Censorship is the foe of freedom. It comes in many forms. The choking grip of control silences dissent. The bullhorns of propaganda blare out lies and fictions of consent. The maddened clench of greed stifles outlets for a diversity of expression, creativity, opportunity, and invention. The lurking spies of mass surveillance send chills down once-fearless spines. The data collectors of corporations mine our lives for ways to shrink-wrap our worldviews into commoditized sales pitches.
Crushing regulations are driving small banks to sell out to the megabanks, a consolidation process that appears to be intentional. Publicly-owned banks can help avoid that trend and keep credit flowing in local economies.
with Thomas Drake
TheRealNews on Aug 2, 2015
On Reality Asserts Itself, former NSA senior executive Mr. Drake and host Paul Jay talk about the “dark state” and how 9/11 opens up disturbing questions about power, who we are, who’s in charge and the secret subversion of the U.S. constitution.
‘[For us] it is one thing to remain a good friend, but too close an embrace will lead Americans and others to resurrect the “deputy sheriff” tag. The Americans have always put their own interests first and will continue to do so; we should follow their example. American interests will not always be the same as Australian and vice versa. The bottom line, however, is the domestic political one. Australians are afraid of the outside world and convinced of their inability to cope with it. Any Australian government which suggested that we do without a great and powerful friend to look after us would have to consider the electoral implications.’ — Source: Cavan Hogue — fmr. Ambassador and Dep. Permanent Representative when Australia was last on the UN Security Council. He has also served as head of mission in Mexico, Kuala Lumpur, Moscow and Bangkok, along with other posts. He is an Adjunct Professor in International Communication at Macquarie University, Sydney.
Originally posted February 7, 2008
These videos may contain images depicting the reality and horror of war/violence and should only be viewed by a mature audience.
1984 George Orwell (1954)
Emmanuel Goldstein on Sep 26, 2013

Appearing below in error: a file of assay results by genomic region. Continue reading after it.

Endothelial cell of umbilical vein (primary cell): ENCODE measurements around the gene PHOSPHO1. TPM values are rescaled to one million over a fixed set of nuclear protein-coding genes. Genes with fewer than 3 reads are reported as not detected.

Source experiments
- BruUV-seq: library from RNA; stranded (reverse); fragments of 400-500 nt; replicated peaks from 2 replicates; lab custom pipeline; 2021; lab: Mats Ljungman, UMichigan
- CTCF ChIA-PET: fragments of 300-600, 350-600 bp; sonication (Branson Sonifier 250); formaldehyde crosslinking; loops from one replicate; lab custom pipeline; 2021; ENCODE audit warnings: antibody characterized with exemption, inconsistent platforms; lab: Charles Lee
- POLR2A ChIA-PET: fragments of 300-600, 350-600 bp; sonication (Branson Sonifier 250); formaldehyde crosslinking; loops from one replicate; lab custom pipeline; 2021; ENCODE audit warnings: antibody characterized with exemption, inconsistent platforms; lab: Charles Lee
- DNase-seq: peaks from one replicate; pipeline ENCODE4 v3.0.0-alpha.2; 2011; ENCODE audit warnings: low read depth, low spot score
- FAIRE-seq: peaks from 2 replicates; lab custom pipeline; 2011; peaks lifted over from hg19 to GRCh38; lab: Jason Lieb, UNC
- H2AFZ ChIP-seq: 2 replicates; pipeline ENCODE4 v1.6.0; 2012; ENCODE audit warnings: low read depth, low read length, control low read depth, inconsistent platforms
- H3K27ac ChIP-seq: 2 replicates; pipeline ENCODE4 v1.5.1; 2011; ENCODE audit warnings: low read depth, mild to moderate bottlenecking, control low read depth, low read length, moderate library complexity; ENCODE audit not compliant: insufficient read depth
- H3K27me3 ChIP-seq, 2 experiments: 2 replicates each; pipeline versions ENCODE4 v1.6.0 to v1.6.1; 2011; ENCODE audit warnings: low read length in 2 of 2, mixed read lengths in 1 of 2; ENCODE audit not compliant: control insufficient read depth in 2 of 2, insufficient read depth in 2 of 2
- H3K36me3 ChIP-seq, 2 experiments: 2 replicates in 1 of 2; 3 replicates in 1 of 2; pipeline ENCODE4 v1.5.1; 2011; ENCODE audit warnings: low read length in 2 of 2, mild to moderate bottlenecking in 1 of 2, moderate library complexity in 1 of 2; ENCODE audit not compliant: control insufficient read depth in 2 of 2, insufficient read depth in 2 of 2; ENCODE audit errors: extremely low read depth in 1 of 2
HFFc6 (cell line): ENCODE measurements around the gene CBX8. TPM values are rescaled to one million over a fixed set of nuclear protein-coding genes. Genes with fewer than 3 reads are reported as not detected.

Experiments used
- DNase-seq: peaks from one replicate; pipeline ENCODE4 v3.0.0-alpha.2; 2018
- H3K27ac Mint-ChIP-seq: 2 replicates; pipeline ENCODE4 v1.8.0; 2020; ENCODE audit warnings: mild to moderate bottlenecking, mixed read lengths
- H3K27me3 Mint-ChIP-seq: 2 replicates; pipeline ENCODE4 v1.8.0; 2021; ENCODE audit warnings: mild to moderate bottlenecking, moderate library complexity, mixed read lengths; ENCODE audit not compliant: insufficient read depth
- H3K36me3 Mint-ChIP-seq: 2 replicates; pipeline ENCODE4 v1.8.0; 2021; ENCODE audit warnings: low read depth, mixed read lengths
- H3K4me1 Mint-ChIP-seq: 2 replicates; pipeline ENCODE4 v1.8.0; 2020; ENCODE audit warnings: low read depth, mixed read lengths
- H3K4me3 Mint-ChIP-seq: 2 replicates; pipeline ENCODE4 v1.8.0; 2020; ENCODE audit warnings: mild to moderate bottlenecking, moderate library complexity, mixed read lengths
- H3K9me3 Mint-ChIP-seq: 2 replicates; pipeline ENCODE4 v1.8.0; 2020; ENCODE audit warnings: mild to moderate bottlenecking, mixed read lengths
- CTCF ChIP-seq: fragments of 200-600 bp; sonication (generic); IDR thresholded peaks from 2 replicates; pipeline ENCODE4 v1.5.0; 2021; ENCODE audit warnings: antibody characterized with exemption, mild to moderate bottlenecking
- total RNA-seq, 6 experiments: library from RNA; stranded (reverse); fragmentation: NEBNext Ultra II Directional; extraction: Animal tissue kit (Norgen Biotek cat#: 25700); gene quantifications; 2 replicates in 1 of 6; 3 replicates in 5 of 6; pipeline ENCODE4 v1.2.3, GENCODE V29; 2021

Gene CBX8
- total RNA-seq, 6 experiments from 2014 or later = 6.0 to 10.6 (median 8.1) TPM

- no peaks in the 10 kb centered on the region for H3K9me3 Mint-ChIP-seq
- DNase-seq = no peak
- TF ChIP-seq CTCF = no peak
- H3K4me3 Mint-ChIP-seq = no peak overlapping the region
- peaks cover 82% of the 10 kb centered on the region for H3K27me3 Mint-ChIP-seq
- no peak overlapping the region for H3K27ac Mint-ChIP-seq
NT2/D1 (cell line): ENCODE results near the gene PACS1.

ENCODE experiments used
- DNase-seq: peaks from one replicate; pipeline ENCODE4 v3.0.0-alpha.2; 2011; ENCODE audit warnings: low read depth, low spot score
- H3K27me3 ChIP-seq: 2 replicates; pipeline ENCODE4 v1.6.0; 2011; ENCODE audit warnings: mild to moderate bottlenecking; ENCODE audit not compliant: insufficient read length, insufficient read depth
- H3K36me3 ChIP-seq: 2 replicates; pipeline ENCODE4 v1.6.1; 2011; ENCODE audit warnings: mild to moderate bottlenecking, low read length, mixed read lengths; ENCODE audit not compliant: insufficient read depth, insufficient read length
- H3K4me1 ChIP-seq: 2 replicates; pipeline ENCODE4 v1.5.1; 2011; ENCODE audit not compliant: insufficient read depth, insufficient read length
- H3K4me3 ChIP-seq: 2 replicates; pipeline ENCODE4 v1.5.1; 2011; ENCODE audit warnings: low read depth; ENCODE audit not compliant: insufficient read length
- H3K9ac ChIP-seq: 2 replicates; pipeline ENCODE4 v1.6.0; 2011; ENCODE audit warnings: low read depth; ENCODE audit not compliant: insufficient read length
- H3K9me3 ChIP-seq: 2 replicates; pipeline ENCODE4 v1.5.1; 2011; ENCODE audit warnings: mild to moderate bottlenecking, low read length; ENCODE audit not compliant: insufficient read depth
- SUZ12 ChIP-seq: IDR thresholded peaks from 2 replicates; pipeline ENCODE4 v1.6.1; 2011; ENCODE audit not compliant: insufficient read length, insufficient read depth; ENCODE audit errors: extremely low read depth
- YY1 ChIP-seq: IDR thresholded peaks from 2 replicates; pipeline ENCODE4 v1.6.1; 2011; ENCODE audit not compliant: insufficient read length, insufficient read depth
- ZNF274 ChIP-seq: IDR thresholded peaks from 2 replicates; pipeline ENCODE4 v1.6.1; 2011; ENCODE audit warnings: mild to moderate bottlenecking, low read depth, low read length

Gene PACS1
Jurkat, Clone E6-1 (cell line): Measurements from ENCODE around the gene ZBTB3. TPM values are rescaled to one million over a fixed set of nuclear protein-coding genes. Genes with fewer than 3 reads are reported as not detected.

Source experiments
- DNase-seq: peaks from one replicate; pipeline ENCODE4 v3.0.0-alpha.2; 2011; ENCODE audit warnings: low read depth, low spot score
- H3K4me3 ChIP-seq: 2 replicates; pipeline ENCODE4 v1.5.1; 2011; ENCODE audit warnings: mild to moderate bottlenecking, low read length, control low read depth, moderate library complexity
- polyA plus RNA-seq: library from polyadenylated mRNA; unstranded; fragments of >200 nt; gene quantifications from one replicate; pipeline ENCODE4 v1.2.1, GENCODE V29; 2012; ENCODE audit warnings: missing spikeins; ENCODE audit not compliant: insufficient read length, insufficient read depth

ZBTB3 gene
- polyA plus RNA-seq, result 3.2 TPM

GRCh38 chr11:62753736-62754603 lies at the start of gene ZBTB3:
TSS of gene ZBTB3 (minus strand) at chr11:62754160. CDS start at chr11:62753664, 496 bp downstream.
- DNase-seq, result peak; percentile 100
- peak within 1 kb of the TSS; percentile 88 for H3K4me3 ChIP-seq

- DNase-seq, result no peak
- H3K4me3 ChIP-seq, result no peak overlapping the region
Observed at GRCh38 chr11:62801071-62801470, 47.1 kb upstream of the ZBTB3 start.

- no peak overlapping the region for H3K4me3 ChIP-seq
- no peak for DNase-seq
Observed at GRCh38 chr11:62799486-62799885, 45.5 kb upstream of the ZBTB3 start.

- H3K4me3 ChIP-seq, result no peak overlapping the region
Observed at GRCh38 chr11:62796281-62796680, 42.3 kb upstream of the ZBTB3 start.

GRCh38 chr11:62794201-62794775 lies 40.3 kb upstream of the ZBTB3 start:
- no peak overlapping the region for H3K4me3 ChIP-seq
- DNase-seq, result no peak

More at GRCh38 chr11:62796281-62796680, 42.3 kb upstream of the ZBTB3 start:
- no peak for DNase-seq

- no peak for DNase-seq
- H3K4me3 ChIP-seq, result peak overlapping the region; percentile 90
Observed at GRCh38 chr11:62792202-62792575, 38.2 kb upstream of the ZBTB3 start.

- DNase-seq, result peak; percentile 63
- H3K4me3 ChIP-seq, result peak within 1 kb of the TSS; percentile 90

BBC Television’s live production of George Orwell’s “1984”. Produced in 1954. Creative Commons license: Public Domain.
with Chris Hedges
KBOO Radio on Jun 7, 2017
Truthdig columnist & Pulitzer Prize–winner Chris Hedges and Portland-based award-winning cartoonist and journalist Joe Sacco spoke at The Aladdin Theater in Portland, Oregon on May 27th, 2017 — the day after the horrific hate crime occurred on the MAX.
with Chris Hedges
KBOO Radio on Jun 7, 2017
Truthdig columnist & Pulitzer Prize–winner Chris Hedges speaks at the Aladdin Theater for KBOO Community Radio on May 26th, 2017. Hedges takes a provocative look at the current state of revolt in the United States and recounts the US’s continuing history of domestic terrorism while outlining ways for communities to resist before it’s too late.
Summer’s here and the time is right for sacrilege in the streets. Here are eleven blasphemous thoughts for the current Russo-phobic season, likely to be a real carbon-cooked scorcher.
Wouldn’t That Have Been Russia’s Job?
with Abby Martin
teleSUR English on May 5, 2017
Out of the periphery of most online users, there’s a vast, hidden space used by people who want to remain anonymous, which filmmaker Alex Winter explores in his documentary Deep Web. The film focuses on the Silk Road, a black market hosted on the Darknet using bitcoin cryptocurrency, and the trial of Ross Ulbricht, who was given a double life sentence without the possibility of parole for creating and hosting the site.
Democracy Now! on Apr 10, 2017
http://democracynow.org – As President Trump’s presidency nears its first 100 days, Trump and his campaign are facing multiple investigations over whether the campaign colluded with Russian officials to influence the 2016 presidential election. In a Democracy Now! exclusive, we speak with a man who has been at the center of much discussion of Russian election meddling: Julian Assange, the founder of WikiLeaks.
Democracy Now! on Feb 16, 2017
http://democracynow.org – While congressional Democrats and some Republicans are pushing for probes into President Trump’s ties to Russia, Trump has focused largely on going after those who have leaked information to the press. On Monday, Trump’s national security adviser was forced to resign after The Washington Post reported on leaks of classified intelligence revealing that Flynn had engaged in talks with the Russian ambassador to the United States during the transition period, while Barack Obama was still president. In a tweet this morning, Trump wrote, “The spotlight has finally been put on the low-life leakers! They will be caught!” On Wednesday, he wrote, “Information is being illegally given to the failing @nytimes & @washingtonpost by the intelligence community (NSA and FBI?).Just like Russia.” We speak to Pulitzer Prize-winning journalist Glenn Greenwald of The Intercept.